SACRAMENTO, Calif.—The solo vocalists of Shen Yun Performing Arts grabbed the attention of Mr. David Jaramillo, a landscape company owner who also sings in the Sacramento Choral Society.
“It filled the entire theater. It was amazing,” he said of the Shen Yun performance at the Sacramento Community Center Theater on Jan. 2. “Very powerful voices. And it was very opera-like voices, very nice. And I like that they were singing Chinese culture, Chinese songs. I liked that.”
The New York-based company’s solo vocalists sing original pieces in Chinese, in the bel canto style, with Chinese and English lyrics projected onto the digital backdrop.
The animated backdrop extends the stage, “transporting the audience to a world where heaven and earth are one,” reads Shen Yun’s website. From celestial palaces to the snowcapped Himalayas, China’s rich culture and history is brought to life onstage.
“It was a game between the backdrop, the [animation], and also the dancers,” Mr. Jaramillo said. “And it was very well synchronized, how the dancers jumped, and immediately they appeared on the screen, and back [again].”
Mr. Jaramillo said he was impressed with the choreography and uniformity of the dancers, and that the female dances were “very gentle, very—again, synchronized. Very soothing to the eye.”
“It was amazing,” Mr. Jaramillo said of the history of the traditional dances that were performed. In addition to ethnic and folk dances, most of Shen Yun’s performances are classical Chinese dance.
Classical Chinese dance has a long history, and “soaking up profound wisdom from every era and dynasty, it has become a complete system of dance embodying traditional aesthetic principles with its unique dance movements, rhythms, and inner meaning,” according to Shen Yun’s website.
Classical Chinese dance includes many difficult jumping, flipping, and tumbling techniques, which most audience members are surprised to find are the origin of gymnastics and acrobatics.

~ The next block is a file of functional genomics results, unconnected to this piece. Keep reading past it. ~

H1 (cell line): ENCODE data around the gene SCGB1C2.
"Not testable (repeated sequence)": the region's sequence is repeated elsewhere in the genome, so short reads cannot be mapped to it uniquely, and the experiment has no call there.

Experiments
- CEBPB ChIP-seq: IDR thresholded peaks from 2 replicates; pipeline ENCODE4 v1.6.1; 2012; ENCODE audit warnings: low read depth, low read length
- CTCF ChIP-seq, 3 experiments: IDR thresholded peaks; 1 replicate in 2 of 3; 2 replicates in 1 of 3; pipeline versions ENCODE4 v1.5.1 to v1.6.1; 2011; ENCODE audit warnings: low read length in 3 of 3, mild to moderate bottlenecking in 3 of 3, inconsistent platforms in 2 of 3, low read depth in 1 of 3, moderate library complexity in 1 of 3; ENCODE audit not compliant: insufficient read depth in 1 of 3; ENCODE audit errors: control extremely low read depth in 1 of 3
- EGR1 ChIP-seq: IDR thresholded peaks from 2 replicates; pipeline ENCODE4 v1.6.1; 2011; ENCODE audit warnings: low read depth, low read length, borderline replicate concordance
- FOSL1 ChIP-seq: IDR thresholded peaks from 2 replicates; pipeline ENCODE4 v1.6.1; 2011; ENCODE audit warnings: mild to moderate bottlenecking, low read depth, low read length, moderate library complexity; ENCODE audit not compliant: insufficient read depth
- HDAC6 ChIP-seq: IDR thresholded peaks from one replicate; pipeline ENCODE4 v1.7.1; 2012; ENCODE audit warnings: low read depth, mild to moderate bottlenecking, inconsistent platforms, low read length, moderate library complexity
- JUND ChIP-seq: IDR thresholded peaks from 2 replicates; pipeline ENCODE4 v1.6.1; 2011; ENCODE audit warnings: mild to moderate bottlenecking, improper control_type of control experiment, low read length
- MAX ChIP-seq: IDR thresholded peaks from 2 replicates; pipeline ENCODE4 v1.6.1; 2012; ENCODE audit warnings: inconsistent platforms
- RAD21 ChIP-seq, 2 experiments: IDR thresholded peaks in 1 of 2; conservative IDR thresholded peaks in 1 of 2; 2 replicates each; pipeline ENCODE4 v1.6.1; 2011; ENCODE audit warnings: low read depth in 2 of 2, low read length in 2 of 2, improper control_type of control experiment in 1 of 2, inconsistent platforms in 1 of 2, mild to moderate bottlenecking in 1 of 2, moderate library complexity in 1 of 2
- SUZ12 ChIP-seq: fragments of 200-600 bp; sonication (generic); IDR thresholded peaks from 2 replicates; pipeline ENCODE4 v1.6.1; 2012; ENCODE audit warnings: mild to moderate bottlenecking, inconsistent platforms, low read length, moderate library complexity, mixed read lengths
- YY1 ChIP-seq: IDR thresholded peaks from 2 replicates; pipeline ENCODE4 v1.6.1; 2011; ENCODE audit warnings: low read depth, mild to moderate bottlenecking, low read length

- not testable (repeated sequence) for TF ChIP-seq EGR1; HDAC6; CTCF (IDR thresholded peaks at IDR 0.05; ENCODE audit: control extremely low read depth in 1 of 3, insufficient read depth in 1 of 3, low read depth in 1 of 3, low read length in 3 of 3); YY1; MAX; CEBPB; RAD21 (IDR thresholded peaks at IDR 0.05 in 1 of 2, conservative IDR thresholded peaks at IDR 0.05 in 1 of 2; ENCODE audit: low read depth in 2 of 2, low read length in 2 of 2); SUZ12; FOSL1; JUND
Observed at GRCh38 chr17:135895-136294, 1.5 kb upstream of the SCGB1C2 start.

“[It’s] eye-opening I would say, because I haven’t seen anything like this before,” Mr. Jaramillo said. “I would definitely recommend it to my friends because it’s a combination of a lot of different techniques into one culture, and you get to see a lot of things that I haven’t seen before from Chinese culture.”
Mr. Jaramillo said there were many things he learned throughout the performance.
“One of them is how the current Chinese government is suppressing the culture,” Mr. Jaramillo said.
“It talks about their ancestors, how they worked the land like everybody else,” Mr. Jaramillo said. “How they had kings or queens or in this case emperors, and they honor those emperors and they performed for those emperors.”
Since the Cultural Revolution, traditional Chinese values, and thus the traditional art forms, have not been permitted under communist rule. Shen Yun, which has the mission of reviving 5,000 years of divinely inspired Chinese culture, has not been allowed to perform in China.
“I would definitely come back next year,” Mr. Jaramillo said.
Reporting by Gary Wang and Catherine Yang.
New York-based Shen Yun Performing Arts has three touring companies that perform simultaneously around the world. Shen Yun’s Touring Company will be performing in Sacramento through Jan.3. For more information, visit ShenYunPerformingArts.org
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